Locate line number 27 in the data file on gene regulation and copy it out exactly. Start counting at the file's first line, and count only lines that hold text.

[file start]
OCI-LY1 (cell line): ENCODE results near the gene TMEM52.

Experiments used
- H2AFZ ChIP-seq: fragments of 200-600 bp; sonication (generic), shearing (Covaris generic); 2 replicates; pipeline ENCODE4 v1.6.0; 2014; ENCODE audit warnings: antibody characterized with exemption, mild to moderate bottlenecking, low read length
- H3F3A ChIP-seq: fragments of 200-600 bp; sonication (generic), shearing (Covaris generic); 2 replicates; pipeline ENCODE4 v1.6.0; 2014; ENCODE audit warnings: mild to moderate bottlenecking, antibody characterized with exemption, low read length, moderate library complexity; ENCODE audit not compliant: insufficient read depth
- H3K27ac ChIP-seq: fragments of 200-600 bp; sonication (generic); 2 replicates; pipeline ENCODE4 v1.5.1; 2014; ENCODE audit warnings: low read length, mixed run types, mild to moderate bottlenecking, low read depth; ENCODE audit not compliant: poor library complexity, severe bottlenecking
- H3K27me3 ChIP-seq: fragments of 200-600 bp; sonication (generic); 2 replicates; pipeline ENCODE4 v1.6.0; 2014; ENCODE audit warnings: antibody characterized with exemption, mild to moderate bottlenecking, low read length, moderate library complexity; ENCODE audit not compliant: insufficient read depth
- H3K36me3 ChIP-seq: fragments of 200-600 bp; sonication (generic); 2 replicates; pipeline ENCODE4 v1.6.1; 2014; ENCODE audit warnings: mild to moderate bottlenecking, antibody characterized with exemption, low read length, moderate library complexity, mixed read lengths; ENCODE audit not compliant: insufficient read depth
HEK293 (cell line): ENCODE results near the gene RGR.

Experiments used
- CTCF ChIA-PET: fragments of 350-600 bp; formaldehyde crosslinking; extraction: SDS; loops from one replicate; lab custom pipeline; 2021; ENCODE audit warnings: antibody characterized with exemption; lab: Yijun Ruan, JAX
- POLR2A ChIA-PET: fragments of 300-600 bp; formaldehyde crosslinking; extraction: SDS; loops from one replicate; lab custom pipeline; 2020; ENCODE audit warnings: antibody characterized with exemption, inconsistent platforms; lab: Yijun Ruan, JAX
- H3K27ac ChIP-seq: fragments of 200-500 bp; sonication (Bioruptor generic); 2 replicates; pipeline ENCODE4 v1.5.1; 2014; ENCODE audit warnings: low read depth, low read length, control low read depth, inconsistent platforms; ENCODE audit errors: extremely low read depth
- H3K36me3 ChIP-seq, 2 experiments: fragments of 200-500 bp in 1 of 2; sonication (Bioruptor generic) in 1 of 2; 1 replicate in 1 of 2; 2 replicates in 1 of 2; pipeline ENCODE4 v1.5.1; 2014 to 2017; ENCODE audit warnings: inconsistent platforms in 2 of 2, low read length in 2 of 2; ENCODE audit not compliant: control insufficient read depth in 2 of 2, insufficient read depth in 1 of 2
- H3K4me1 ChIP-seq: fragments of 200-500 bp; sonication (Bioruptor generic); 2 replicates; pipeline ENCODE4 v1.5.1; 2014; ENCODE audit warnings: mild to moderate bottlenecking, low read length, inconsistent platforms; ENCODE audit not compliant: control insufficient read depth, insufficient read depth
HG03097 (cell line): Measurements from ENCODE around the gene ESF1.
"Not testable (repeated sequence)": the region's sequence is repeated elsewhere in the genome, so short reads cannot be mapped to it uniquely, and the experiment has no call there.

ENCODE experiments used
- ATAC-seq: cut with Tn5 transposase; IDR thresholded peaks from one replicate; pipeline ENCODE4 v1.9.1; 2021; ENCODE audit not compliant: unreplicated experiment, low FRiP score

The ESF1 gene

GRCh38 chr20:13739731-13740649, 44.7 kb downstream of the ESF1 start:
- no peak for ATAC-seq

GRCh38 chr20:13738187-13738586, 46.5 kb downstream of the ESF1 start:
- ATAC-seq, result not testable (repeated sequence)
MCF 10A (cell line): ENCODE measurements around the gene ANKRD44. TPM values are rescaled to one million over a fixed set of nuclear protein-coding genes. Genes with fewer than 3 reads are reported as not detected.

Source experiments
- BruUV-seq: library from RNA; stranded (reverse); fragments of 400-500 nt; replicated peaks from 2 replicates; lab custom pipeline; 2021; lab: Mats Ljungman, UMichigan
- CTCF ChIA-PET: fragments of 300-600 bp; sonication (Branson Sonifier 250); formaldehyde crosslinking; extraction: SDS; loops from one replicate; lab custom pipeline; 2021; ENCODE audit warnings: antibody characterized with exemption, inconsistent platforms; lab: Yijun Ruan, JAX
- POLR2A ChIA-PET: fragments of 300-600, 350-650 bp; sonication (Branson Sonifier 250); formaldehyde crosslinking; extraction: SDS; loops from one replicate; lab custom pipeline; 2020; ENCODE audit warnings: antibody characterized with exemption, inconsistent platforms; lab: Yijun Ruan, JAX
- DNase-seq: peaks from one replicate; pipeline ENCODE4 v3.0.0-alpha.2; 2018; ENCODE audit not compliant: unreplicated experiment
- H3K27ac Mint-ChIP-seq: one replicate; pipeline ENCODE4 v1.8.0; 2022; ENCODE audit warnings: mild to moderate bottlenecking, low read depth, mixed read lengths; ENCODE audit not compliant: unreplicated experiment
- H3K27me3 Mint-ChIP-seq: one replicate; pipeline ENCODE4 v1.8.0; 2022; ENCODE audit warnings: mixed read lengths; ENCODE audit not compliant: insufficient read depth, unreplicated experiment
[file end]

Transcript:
- CTCF ChIA-PET: fragments of 300-600 bp; sonication (Branson Sonifier 250); formaldehyde crosslinking; extraction: SDS; loops from one replicate; lab custom pipeline; 2021; ENCODE audit warnings: antibody characterized with exemption, inconsistent platforms; lab: Yijun Ruan, JAX